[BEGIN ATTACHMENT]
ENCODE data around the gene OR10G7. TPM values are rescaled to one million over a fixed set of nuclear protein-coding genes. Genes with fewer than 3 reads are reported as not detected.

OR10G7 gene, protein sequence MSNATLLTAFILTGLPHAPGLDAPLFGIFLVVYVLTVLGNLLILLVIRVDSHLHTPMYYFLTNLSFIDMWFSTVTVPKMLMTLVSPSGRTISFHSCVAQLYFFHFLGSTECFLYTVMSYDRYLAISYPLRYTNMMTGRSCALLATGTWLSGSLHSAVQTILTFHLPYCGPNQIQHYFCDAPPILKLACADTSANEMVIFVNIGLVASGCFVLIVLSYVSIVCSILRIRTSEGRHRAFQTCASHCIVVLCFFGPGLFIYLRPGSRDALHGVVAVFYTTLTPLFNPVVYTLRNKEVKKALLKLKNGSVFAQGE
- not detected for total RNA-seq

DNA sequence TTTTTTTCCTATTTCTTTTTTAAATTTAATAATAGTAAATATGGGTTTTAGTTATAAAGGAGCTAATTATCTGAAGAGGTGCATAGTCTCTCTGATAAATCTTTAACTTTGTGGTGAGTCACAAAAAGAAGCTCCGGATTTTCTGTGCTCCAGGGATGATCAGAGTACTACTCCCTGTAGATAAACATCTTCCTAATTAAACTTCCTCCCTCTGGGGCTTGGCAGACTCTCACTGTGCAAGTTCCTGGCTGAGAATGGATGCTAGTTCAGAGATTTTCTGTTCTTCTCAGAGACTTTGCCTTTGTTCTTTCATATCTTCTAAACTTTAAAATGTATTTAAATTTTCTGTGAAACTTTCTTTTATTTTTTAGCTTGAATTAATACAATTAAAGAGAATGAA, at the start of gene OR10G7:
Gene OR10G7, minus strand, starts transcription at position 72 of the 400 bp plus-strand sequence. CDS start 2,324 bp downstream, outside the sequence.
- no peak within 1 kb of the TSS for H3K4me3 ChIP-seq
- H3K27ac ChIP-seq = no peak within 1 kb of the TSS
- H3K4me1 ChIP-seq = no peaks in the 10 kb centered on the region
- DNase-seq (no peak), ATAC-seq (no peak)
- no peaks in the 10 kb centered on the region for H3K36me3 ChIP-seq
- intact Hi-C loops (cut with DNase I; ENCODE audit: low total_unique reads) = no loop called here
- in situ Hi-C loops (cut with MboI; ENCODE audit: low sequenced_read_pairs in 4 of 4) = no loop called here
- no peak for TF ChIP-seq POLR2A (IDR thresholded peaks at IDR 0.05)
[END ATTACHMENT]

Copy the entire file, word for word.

ENCODE data around the gene OR10G7. TPM values are rescaled to one million over a fixed set of nuclear protein-coding genes. Genes with fewer than 3 reads are reported as not detected.

OR10G7 gene, protein sequence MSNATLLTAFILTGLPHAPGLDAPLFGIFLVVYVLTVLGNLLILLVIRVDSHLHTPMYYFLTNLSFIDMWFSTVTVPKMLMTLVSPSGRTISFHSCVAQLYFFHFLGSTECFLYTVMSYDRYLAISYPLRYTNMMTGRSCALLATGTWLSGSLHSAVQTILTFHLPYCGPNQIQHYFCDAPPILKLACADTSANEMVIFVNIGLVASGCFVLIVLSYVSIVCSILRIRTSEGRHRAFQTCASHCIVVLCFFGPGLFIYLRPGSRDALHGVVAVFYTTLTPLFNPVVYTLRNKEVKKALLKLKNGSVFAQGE
- not detected for total RNA-seq

DNA sequence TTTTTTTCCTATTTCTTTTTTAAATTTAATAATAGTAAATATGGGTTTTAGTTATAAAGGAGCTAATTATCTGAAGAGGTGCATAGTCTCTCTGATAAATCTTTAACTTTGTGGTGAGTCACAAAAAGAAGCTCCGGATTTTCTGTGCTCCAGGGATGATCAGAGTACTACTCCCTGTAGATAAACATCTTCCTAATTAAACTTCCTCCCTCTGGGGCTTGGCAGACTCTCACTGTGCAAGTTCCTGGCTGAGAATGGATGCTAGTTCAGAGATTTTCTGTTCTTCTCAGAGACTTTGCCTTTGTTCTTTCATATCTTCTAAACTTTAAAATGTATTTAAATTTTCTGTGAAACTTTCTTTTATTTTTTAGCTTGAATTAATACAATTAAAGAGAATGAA, at the start of gene OR10G7:
Gene OR10G7, minus strand, starts transcription at position 72 of the 400 bp plus-strand sequence. CDS start 2,324 bp downstream, outside the sequence.
- no peak within 1 kb of the TSS for H3K4me3 ChIP-seq
- H3K27ac ChIP-seq = no peak within 1 kb of the TSS
- H3K4me1 ChIP-seq = no peaks in the 10 kb centered on the region
- DNase-seq (no peak), ATAC-seq (no peak)
- no peaks in the 10 kb centered on the region for H3K36me3 ChIP-seq
- intact Hi-C loops (cut with DNase I; ENCODE audit: low total_unique reads) = no loop called here
- in situ Hi-C loops (cut with MboI; ENCODE audit: low sequenced_read_pairs in 4 of 4) = no loop called here
- no peak for TF ChIP-seq POLR2A (IDR thresholded peaks at IDR 0.05)